Even the most conscientious school officials aren’t always aware of the numerous messages related to self-harm, suicide, substance abuse, and cyberbullying in schools. A recent article in the Omaha World Herald highlights efforts in Nebraska to curb the rise of this disturbing content.
Schuyler Community Schools in Schuyler, NE are taking a deeper look into their students’ online usage and behavior. Beyond just blocking Internet sites, Schuyler seeks to find potentially harmful content to students in emails, documents, shared files, images, and photos. “Gaggle opened our eyes to what was going on,” said Jeff Droge, Schuyler’s IT director, “We’re now able to get our students the help they need and even stop bullying before it gets started.”
“Instead of being reactionary, we’re proactive and even heading some things off that would have gone down a dangerous path,” said Superintendent Dr. Doug Hoesing. “Now, it’s more of a proactive approach to keeping the good kids good, while getting help to those who may harm themselves or others.”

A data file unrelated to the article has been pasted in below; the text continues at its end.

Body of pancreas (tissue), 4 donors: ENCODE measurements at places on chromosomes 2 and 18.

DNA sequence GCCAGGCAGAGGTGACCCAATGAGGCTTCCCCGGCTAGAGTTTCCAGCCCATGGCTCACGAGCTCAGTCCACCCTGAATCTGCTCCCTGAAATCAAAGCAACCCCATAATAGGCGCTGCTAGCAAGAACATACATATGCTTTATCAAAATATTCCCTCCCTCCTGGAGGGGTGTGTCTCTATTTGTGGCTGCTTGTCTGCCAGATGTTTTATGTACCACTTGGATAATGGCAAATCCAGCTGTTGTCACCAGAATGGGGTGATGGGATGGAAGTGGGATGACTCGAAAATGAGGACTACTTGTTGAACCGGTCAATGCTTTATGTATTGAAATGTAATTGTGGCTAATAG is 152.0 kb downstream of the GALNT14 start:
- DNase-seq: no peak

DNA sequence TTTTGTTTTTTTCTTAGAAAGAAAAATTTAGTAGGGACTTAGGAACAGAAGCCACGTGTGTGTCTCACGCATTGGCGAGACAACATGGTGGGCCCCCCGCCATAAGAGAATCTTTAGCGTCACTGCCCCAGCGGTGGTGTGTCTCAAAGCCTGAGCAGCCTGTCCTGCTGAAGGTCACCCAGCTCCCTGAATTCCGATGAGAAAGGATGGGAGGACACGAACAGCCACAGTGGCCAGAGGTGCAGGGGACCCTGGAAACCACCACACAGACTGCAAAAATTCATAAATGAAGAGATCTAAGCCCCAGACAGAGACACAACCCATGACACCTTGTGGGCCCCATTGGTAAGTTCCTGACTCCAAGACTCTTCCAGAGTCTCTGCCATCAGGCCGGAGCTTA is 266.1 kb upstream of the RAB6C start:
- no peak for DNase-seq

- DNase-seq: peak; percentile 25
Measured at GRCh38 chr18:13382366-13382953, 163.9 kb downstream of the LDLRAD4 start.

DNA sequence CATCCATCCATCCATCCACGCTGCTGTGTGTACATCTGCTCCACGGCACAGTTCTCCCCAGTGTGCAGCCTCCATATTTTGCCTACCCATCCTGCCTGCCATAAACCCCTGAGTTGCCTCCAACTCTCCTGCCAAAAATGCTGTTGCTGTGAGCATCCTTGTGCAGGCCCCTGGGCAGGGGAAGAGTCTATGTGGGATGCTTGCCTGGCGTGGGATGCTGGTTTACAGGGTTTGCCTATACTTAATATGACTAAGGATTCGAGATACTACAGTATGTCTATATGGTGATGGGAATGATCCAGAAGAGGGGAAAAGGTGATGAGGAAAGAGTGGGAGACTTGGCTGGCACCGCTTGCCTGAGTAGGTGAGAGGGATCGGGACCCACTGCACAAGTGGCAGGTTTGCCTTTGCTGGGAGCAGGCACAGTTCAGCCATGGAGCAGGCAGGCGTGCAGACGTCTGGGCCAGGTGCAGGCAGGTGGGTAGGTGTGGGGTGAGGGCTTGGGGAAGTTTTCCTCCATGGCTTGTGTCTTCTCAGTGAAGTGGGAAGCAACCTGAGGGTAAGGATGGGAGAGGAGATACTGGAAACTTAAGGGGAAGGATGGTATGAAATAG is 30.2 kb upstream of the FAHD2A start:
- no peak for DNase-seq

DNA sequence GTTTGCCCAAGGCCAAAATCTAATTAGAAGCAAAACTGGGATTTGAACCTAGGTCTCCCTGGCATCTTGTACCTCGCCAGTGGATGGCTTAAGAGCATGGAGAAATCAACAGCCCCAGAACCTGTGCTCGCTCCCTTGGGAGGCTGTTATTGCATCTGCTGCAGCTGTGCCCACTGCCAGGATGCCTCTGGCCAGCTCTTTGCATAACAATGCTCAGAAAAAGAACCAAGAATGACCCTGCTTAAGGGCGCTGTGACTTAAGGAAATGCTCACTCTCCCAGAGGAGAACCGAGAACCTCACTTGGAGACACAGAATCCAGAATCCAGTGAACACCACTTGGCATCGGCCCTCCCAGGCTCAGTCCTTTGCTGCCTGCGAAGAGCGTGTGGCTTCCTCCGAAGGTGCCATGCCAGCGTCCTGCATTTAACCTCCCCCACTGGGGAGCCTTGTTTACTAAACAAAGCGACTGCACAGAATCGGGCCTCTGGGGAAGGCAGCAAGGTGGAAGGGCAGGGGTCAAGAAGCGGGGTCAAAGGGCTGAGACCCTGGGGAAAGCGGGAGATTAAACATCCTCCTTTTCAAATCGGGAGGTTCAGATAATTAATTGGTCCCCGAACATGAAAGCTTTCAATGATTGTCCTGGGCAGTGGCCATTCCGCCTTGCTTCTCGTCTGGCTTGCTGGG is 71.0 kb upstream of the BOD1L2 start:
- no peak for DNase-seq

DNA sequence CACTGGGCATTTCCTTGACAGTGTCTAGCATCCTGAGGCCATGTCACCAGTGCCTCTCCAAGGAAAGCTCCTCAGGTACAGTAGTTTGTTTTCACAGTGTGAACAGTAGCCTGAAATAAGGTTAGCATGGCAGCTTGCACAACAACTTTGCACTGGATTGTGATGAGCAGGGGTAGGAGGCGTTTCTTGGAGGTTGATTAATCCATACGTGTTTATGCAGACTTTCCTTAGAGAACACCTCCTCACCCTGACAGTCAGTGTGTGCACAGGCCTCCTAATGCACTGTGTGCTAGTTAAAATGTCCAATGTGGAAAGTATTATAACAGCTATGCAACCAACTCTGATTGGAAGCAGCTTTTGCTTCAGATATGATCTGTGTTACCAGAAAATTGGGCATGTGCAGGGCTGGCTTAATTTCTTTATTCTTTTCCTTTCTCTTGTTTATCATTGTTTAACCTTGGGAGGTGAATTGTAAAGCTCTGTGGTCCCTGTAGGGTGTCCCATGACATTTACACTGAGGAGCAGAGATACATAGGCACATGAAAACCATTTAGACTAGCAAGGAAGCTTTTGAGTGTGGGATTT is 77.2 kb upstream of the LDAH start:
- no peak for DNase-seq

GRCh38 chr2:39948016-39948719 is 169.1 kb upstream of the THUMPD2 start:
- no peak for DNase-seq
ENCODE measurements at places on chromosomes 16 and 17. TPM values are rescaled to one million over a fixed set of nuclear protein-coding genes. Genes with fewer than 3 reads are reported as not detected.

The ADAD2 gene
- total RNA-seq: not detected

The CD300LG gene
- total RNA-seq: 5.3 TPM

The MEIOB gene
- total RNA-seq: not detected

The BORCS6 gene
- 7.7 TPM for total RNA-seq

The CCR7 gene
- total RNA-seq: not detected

Bill McCullough, Vice President of Sales for Gaggle, added: “We are looking for kids in crisis. When we have actionable intelligence for the district they are actually able to intervene before that crisis happens.” Last year, Gaggle helped save 542 students from suicide. Since the beginning of the 2018-19 school year, the number of lives saved is 413.
In Millard Public Schools, located in Omaha, NE, educators establish from the onset that transparency is key. Administrators alert students that written statements and images on school-issued devices will be analyzed and evaluated for inappropriate content. Millard is increasingly focusing on building digital citizenship by making students more responsible users of technology.